|Scheduled to make their world debut at the North American International Auto Show (NAIAS) in January 2016, the anticipated Porsche 911 Turbo and Turbo S are beefed up by 20hp and adopt a distinctively sharper design, yet suitable for everyday use.|
Available in both Coupe and Convertible versions, the twin-turbocharged, 3.8-liter flat-six engine in the 911 Turbo now has an output of 540 hp. This power gain was achieved by modified inlet ports in the cylinder head, new injection nozzles and higher fuel pressure. The 911 Turbo now develops 580 hp courtesy of new turbochargers with larger compressors. Porsche is still the only manufacturer to utilize turbochargers with variable turbine geometry in petrol engines.
The engines now also have what is known as a ‘dynamic boost function’ to further raise engine responsiveness in dynamic operation. It maintains the charge pressure during load changes i.e. when the accelerator pedal is released briefly. This is achieved by just interrupting the fuel injection, whereas the throttle valve remains open. As a result, the engine reacts with practically no delay to a subsequent press of the accelerator pedal. The effects of this function are more pronounced in the Sport and Sport Plus modes than in Normal mode.
Overall, the new high-performance sports cars attain breathtaking driving performance, while fuel consumption is reduced even further. The 911 Turbo Coupé sprints to 100km/h (62 mph) in 2.9 seconds. Its top speed of 205 mph is eight mph higher than before. The 911 Turbo reaches the 100km/h (62 mph) mark in 3.0 seconds, and its top speed is 198 km/h. Nevertheless, the coupes only consume 9.1 l/100 km, and the convertibles 9.3 l/100 km.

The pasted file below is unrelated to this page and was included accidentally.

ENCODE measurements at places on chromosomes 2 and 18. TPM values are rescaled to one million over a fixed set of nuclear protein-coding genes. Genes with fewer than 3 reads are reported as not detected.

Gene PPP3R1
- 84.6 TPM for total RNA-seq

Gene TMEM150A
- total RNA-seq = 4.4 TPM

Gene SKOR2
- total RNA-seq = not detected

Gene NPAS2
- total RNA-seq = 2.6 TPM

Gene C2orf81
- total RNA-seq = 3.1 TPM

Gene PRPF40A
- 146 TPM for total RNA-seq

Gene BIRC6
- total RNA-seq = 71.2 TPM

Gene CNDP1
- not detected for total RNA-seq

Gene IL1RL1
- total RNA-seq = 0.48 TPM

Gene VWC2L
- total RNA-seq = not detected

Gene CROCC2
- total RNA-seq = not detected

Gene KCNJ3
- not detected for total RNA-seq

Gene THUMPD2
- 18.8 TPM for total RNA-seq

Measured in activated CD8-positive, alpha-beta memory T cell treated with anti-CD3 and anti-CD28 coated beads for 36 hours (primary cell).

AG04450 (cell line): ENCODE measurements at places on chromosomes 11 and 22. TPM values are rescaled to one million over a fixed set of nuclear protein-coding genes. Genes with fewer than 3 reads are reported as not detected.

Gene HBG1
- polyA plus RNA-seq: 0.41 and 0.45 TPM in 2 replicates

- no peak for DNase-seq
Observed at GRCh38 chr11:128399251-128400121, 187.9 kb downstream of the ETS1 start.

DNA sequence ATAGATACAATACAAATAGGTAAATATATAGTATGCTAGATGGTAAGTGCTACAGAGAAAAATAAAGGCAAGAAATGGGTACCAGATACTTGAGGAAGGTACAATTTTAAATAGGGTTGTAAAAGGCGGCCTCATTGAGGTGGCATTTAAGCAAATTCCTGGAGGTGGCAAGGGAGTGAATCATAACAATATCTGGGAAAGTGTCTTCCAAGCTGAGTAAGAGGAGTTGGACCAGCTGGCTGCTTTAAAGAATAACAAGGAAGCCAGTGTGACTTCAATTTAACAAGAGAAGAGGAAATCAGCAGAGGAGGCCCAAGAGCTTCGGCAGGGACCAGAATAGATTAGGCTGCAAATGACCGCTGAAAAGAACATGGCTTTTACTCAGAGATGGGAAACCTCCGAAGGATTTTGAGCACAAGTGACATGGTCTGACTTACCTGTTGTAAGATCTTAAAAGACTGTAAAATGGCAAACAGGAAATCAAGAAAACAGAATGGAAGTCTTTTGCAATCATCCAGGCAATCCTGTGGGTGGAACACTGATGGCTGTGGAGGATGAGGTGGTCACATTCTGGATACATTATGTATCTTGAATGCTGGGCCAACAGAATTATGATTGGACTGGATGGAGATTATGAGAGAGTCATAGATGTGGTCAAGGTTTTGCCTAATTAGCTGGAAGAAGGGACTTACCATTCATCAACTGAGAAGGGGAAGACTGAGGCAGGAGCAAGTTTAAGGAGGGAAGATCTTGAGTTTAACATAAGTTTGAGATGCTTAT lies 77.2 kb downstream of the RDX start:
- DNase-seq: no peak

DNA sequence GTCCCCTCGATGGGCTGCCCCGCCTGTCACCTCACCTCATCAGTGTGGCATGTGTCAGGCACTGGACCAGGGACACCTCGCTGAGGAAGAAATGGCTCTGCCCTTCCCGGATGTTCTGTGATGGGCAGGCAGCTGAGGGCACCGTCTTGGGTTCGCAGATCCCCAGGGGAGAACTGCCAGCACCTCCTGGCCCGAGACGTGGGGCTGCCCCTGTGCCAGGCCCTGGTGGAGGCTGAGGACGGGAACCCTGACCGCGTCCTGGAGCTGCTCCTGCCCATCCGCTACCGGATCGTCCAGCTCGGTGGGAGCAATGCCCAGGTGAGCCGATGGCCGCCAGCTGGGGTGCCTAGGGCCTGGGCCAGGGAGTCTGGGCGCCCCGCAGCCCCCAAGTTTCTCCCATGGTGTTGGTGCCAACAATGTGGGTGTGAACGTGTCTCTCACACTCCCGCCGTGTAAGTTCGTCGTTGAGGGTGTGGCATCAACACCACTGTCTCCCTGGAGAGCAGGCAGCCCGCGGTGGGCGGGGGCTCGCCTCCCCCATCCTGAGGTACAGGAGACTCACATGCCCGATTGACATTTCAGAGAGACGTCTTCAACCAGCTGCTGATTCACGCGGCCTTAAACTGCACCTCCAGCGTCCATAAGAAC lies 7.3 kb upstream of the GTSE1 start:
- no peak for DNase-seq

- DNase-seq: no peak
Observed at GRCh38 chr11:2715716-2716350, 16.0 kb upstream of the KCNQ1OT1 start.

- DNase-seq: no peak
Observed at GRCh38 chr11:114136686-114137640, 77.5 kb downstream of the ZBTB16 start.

A familiar option on the next generation 911 Carrera, the new 911 Turbo and Turbo S feature as standard the new GT sport steering wheel, 360 mm in diameter and with a design adopted from the 918 Spyder. It features what is known as a ‘Mode Switch’, a rotary ring with stepped positions that is used to select one of the four modes: Normal, Sport, Sport Plus and Individual.
Another new feature of the Sport Chrono Package is the Sport Response button at the center of the mode switch. Inspired by motor sport, at the push of a button it pre-conditions the engine and transmission for optimum responsiveness. In this state, the vehicle can produce instantaneous acceleration for up to 20 seconds, such as during an overtaking move. An indicator in the instrument cluster in the form of a running timer shows the driver the elapsed time. Sport Response functionality can be called up as often as desired, and from any of the driving modes.
Porsche Stability Management (PSM) in the 911 Turbos now has a new PSM Sport Mode. A brief press of the PSM button on the centwe console puts the system in a very sporting configuration, which is independent of the prevailing driving program selected. The separately switched PSM Sport mode alters the PSM intervention threshold much more than was the case in the Sport Plus mode of the previous version.
The chassis of the new 911 Turbos with Porsche Active Suspension Management (PASM) as standard offers an even greater spread between performance and comfort. In addition, the 911 Turbos offer a full complement of equipment for dynamic driving: Porsche Dynamic Chassis Control (PDCC) roll compensation is standard as is the Ceramic Composite Brakes (PCCB) system. New options for the range include the radar-based lane change assist and a lift system for the front axle (increase ground clearance by 40mm at the front spoiler lip during low speeds).
As with the 911 line-up, the newly-developed infotainment system, Porsche Communication Management (PCM) incorporating online navigation, is a feature of the cockpits of the 911 Turbos. This system features a multi-touch monitor with high-quality glass surface, which is perfectly integrated into the center console, and it offers numerous new and extended connectivity functions thanks to the standard Connect Plus module.